A LACK of drug rehab and treatment facilities have been blamed as the number of homeless deaths nearly doubled in five years - with 60% being under the age of 45.

New calls have been made for the Scottish Government to act as 222 people died while experiencing homelessness in Scotland in 2021, according to the new report by the National Records of Scotland.

The figures show the numbers have nearly doubled since the 121 recorded fatalities in 2017, when records began.

There were two deaths where the underlying cause was Covid-19, but most were the results of drug-misuse.

Midlothian, Glasgow City, and the City of Edinburgh had the highest rates of homeless deaths within Scotland, whilst Na h-Eileanan Siar, Orkney Islands, Perth and Kinross, and Stirling council areas recorded none.

The Scottish Tenants Organisation (STO) said the homeless deaths record was "shocking" and a "national disgrace".

With the majority being drug deaths, the SNP have now been told to back the Scottish Conservatives' Right to Recovery Bill to try and bring the situation under control.

Drug-misuse deaths of people experiencing homelessness fell in the past year for the first time, from 151 to 127. But it was still the cause of over half of all deaths for people experiencing homelessness in 2021.

The development as the Blueprint to Save Lives report by advocacy group the Faces and Voices of Recovery (Favor), claimed that politicians have "forgotten" Scotland's drugs deaths crisis and that there was still a postcode lottery for treatment.

Favor called access to residential rehab inconsistent, claiming some local authorities are refusing to refer addicts seeking help to services outside their area.

It adds that "some people have been waiting years for appointments with recovery services" and claims that in many cases treatment "is solely pharmaceutical", with users prescribed drugs such as methadone and buvidal but given "no mental health support at all".

The report recommends a clear definition of residential rehabilitation be introduced, saying this would ensure "nobody is sent to pretend rehab facilities that are really stabilisation or detox services".

It calls for a centralised referral and funding system "to end the postcode lottery to residential rehab" and also suggests guidelines be brought in to ensure "mental health support is provided alongside substance management and pharmaceutical treatment".

It has called for a Right to Recovery Bill to ensure that the Scottish Government Medication Assisted Treatment standards are "actually implemented and people seeking treatment can actually get it".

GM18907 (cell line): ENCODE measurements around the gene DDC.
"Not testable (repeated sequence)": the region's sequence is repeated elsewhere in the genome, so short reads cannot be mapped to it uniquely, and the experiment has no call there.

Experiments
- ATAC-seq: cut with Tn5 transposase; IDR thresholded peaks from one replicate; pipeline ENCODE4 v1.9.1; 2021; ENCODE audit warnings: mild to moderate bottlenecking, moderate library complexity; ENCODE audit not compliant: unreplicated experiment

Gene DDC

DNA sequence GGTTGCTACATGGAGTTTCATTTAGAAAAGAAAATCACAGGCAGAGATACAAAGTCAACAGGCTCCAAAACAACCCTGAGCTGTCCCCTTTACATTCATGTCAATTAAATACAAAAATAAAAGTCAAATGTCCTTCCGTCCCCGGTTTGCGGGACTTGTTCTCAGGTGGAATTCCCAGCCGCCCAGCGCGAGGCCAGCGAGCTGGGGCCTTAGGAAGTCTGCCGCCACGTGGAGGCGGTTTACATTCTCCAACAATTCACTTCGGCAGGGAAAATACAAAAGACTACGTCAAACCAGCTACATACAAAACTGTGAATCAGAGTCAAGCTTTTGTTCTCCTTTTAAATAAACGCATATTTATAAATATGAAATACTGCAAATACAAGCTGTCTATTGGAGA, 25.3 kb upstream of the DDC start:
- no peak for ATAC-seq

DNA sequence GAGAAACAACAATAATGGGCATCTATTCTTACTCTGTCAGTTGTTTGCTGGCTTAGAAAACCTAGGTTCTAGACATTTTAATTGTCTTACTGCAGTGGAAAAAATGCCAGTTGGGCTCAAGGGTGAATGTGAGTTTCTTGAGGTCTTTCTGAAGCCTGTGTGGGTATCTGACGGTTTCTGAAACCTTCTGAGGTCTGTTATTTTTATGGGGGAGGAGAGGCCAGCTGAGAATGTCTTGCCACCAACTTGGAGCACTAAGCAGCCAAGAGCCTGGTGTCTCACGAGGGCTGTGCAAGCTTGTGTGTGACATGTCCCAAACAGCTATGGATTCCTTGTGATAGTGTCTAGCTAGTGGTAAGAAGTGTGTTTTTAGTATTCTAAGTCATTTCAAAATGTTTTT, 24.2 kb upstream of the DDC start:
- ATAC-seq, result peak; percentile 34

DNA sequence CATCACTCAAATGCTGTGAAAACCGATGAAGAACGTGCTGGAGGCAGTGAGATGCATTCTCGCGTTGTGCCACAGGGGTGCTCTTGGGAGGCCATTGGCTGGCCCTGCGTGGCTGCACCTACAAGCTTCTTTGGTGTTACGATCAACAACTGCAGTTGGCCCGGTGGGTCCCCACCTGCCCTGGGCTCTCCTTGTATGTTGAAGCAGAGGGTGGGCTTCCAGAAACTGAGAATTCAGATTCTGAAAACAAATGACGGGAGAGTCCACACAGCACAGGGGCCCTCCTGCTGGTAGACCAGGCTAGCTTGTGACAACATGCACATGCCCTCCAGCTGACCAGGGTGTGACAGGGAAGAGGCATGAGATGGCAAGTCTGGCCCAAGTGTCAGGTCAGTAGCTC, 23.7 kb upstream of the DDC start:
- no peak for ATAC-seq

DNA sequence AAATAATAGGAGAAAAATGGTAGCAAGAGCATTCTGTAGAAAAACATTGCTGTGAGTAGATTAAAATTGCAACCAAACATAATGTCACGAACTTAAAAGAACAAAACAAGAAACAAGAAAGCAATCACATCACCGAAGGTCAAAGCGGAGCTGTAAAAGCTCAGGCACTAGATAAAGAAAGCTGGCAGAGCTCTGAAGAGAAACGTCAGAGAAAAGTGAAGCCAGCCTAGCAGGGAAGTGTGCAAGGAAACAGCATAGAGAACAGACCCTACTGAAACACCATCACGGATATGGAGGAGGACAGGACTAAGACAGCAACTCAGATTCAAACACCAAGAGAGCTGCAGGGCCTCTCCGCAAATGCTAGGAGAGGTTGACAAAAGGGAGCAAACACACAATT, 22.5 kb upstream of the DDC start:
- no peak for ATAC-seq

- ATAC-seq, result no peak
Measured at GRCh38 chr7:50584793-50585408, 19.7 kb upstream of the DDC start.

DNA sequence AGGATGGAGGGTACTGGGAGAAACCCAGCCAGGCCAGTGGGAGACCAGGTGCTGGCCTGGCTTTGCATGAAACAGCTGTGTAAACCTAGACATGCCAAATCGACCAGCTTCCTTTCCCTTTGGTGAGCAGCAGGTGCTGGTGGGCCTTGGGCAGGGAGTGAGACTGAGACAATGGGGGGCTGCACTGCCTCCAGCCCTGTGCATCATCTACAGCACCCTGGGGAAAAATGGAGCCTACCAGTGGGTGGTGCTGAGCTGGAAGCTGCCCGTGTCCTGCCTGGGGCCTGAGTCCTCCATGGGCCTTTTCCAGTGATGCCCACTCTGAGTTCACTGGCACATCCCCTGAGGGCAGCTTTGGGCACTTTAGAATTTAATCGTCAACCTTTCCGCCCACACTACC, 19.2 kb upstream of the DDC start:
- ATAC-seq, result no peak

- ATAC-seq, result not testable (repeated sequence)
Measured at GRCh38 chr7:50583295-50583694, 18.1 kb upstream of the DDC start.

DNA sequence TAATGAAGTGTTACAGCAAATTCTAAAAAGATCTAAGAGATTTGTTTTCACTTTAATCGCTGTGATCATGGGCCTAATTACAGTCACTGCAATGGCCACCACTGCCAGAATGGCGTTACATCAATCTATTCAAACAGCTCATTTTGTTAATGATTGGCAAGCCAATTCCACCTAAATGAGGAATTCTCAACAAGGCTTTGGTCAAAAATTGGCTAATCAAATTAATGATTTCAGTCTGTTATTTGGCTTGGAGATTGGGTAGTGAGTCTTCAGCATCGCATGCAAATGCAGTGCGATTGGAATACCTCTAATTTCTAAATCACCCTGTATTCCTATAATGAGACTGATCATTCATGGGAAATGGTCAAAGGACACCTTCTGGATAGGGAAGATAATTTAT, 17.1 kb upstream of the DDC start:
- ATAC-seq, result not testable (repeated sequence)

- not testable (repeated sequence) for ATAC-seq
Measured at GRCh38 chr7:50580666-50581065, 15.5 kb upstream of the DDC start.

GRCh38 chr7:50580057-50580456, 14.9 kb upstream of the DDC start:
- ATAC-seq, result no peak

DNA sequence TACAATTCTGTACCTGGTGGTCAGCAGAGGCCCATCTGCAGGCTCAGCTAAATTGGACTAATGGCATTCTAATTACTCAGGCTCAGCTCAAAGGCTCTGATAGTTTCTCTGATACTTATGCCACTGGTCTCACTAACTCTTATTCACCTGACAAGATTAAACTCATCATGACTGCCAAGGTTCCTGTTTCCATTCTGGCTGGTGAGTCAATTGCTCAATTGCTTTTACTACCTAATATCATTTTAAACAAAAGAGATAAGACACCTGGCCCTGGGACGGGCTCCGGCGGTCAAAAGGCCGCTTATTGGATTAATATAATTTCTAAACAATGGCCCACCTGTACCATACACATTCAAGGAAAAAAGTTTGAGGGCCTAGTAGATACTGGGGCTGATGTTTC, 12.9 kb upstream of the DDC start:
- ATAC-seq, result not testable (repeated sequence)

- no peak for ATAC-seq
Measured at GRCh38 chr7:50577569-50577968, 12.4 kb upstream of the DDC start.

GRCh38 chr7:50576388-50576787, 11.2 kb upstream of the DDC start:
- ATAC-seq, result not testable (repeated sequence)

Scottish Conservative shadow cabinet secretary for social justice, housing and local government Miles Briggs said the figures were "nothing short of appalling".

He said this "must be an urgent wake-up call for SNP ministers" to finally back the Right To Recovery Bill.

He said: "That would guarantee access to treatment for all those who need it and who are struggling with addiction.

He added: “Drug deaths are Scotland’s national shame on the SNP’s watch. We constantly hear warm words from SNP ministers about how they will tackle this scandal, but progress is moving at a snail’s pace.

“Some of our most vulnerable people are dying as a result of having nowhere to turn to for support.

“Ministers must act without any further delay and enshrine in law a right to recovery for those desperate to be able to access treatment."

Separate NRS figures on estimated homeless deaths using a statistical "experimental" model showed the numbers had risen from 164 in 2017 to 250 in 2021 and admit the probability is the numbers are hig They admit that establishing an accurate number is "hard" because not all people who die while experiencing homelessness have their lack of permanent home recorded on their death registration record.

The estimated number of deaths is established by examining death registration records to find people who were either in temporary accommodation or were sleeping rough before they died and adding to this a conservative estimated figure based on sampling.

Suicide accounted for 9% of the fatalities and 7% were alcohol-specific deaths.

Some 81% of deaths in 2021 were male and 19% were female.

In response to the death toll numbers, housing secretary Shona Robison said: “Behind every statistic is a human story and this year’s report provides heart-breaking reading. We know that experience of multiple forms of extreme disadvantage, including homelessness, poor mental health and opioid dependence, is linked to higher rates of ill health and premature death. We are committed to doing all we can to address disadvantage and prevent homelessness from happening in the first place.

“That is why we are introducing new homelessness prevention duties in the forthcoming housing bill and why we continue to support local authorities to develop Housing First programmes. A recent evaluation of Scotland’s Housing First pathfinder programme saw 579 people with experience of homelessness and multiple disadvantage receive keys to a new home and a new life.

“While it is positive to see a fall in the number of drug-related deaths compared to 2020, the numbers remain worryingly high. One focus of the national mission on drug deaths is to strengthen partnerships between health and homelessness services to improve outcomes for people experiencing homelessness and multiple complex needs, including substance use.”